When I was little, I used to thrive off the idea that one day I’d be the best fiction author. I didn’t want to be the president, didn’t want to save lives as a doctor or fly into outer space for NASA. There might have been a veterinarian phase, but for the most part, it was always being an author. I was going to write the best fiction anyone had ever read.
But as I got older, it moved from fiction to non-fiction, and then poetry. After a while, it became nothing.
(Not actually nothing, just nothing to do with writing.)
So when I got to college and joined the newspaper, it was almost like a step backwards for me. I somehow rediscovered the little girl who enjoyed writing, and now basically does it for a living (never mind that it’s articles and PR briefs.) For my origin piece, I wanted to use an article I’d written that I thought would benefit from experimentation — how far could I go with word choice, how can I change the story, how could I broaden my horizons?
Because of this, I think it would be kind of cool to go full circle and revisit fiction again.
I want to combine my origin piece (an article) with what initially dominated my reading as a child. I feel like they’re basically complete opposites, so this assignment — AKA “How to Write Fiction” — seems perfect.
Where articles seem very structured and straightforward with hard facts and data, fiction is really whatever you want it to be, with you being the reader or writer. There’s so much wiggle room in fiction because your options are endless — which, sometimes, might even seem like a drawback considering how expansive your opportunities are.
Because of this, it’s probably important to get a solid layout down for how to actually write good fiction. For me, having too much freedom with writing is sometimes more detrimental and overwhelming than helpful. To figure this out, I read an article from the Slate called “What are the Qualities of Good Fiction Writing?” The great thing about this article that a lot of “how-to” articles don’t do is that it teaches the good qualities of fiction by telling you what not do through beginner mistakes. And this girl is the QUEEN of beginner mistakes.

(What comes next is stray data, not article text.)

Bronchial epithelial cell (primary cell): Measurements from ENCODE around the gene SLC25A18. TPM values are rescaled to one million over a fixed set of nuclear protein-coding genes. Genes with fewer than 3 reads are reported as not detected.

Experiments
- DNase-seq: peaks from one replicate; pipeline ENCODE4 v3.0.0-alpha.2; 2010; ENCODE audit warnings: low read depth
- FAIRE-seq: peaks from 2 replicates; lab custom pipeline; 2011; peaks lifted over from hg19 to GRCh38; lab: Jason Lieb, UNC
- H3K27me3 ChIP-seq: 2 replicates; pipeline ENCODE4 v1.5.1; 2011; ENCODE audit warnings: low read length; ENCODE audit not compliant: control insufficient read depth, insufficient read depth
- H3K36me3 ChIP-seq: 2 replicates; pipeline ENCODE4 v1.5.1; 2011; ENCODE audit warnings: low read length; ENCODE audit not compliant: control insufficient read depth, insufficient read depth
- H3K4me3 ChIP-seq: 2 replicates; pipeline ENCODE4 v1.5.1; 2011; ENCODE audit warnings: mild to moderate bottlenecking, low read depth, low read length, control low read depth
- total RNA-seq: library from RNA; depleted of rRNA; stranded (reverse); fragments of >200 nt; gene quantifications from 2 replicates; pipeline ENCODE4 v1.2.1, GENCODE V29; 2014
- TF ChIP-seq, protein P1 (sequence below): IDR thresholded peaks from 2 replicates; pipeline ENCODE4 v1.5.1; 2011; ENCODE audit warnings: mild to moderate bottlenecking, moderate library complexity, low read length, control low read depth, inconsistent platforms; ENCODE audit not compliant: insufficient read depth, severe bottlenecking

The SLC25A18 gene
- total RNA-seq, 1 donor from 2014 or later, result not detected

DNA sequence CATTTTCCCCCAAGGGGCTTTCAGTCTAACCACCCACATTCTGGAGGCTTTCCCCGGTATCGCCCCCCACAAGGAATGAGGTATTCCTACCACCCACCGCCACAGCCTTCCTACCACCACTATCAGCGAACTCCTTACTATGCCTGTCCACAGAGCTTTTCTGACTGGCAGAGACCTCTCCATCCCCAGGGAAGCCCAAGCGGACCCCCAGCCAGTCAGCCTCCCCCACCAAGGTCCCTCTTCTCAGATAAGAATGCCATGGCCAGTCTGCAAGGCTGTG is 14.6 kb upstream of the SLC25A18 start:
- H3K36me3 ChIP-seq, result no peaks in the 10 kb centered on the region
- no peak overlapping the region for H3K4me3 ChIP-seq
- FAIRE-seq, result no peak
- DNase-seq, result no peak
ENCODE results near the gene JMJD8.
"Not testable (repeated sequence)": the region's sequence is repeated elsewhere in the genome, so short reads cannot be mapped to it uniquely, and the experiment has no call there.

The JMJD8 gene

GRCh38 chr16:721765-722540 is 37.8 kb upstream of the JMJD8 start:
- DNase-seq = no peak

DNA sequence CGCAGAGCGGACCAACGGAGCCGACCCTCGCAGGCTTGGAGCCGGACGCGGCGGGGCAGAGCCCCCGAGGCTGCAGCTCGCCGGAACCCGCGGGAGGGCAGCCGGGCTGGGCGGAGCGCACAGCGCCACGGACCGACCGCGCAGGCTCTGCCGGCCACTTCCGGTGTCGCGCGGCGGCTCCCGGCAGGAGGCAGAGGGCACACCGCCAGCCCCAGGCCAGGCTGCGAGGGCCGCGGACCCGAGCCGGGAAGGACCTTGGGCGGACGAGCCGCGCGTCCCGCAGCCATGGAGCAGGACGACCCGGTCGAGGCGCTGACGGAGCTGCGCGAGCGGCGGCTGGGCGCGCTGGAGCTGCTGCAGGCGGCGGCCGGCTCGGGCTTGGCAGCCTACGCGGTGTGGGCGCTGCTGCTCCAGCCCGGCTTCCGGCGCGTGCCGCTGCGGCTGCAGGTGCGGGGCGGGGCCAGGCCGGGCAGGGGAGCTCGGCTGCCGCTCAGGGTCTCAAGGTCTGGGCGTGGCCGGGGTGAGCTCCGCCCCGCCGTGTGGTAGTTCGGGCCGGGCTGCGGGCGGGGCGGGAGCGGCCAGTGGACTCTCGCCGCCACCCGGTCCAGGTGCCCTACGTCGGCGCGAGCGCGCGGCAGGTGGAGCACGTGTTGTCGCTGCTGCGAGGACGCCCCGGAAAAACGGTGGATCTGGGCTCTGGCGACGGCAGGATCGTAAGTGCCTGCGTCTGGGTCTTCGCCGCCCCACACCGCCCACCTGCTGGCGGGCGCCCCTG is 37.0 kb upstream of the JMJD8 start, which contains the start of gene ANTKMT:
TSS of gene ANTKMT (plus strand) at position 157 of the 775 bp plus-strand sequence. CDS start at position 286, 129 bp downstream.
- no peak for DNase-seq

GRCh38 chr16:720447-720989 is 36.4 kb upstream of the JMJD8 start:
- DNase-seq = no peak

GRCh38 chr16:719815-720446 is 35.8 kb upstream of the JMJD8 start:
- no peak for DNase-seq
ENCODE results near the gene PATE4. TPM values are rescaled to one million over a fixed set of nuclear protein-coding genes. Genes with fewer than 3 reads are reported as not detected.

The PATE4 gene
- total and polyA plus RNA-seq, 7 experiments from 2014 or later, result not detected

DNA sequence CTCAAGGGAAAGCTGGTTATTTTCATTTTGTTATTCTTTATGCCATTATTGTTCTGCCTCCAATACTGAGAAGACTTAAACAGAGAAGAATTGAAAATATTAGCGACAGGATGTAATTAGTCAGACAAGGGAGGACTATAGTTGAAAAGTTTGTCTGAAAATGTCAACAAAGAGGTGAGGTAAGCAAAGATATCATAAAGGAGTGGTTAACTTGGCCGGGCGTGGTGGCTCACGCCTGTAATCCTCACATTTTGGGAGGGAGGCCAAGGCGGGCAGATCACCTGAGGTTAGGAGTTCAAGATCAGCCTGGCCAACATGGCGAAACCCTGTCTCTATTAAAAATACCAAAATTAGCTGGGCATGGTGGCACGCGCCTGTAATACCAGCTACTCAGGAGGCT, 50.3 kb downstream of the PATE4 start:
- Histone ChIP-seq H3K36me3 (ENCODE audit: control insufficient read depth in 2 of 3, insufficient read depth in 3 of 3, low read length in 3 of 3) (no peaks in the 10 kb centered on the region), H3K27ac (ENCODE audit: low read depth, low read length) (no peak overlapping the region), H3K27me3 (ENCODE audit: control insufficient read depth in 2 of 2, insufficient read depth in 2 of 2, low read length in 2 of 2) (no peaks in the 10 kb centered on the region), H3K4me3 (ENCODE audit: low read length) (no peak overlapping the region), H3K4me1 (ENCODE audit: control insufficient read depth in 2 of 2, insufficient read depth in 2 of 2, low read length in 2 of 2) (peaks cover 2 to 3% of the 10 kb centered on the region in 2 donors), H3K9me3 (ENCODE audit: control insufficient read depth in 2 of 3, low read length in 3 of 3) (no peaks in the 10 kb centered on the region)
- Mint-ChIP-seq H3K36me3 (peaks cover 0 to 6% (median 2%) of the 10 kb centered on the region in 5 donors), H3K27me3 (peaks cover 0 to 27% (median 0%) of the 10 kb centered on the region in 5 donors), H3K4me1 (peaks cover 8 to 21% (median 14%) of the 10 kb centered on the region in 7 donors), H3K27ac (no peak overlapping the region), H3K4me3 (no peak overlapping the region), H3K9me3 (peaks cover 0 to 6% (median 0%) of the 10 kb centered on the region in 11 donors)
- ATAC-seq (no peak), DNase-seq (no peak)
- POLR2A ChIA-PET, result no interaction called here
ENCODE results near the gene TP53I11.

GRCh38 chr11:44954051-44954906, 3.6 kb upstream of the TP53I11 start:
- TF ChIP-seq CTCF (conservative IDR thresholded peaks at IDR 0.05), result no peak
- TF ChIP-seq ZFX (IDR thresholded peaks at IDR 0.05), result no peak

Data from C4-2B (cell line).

A lot of the tips are general writing tips, similar to this article by the New Yorker describing eight rules you should follow for good fiction writing. However, as you get to the more advanced mistakes, you see more comprehensive issues to stay away from — lurching tones, nonstop action, bland characters with no pitfalls, etc.
Although it seems obvious, this is really great advice for fiction writing, because it’s so broad and open and free that you feel like you can do anything — including creating perfect characters and nonstop action. But as a reader, that kind of material is sometimes hard to digest, and focusing on little things like making your protagonist afraid of mosquitos can actually be really helpful.
In another article by the HuffPost, a “Top 10” piece (classic!), I looked for employment of these tactics in fiction but was met with a stunner of a first line that I think says more about good fiction than a lot of other lists:
“One thing that’s great about short stories is how quickly they can ruin your life.”
Okay, pretty accurate. If I’m writing a story so impactful it can ruin someone’s life (in the best way a story can ruin it), I feel like I’d be pretty happy. But as great as it’d be to ruin someone’s life (in a good way), the basis of the article pretty much said that everyone has different tastes; something that can destroy one person’s life may not even make a dent in another.
I feel like this is a pretty good basis for fiction writing because it basically tells you everything is a go and sometimes it’ll work, sometimes it won’t. As long as the reader can latch on to your mosquito-fearing protagonist, or literally anything, chances are good you can make a connection with your audience.
In an article through the Writer’s Digest, one important idea also stood out to me for writing good fiction — try starting your story with tension. Often times (in my young writing days when I thought 16-year olds exemplified the ideal generation) I’d have a hard time starting stories. There’s so much detail you have to include, so much buildup for your characters.
And here’s this article that’s just kind of like screw it. Start in the middle of your battle with some random dude garnering an eyepatch trying to steal a precious gem ( @ Jumanji ) or in the middle of your fictional Greek mythology exam that you’re about to fail.
That’s kind of the beautiful thing about fiction — as long as you make it somewhat attachable for the reader, chances are, you could make just about anything a good story.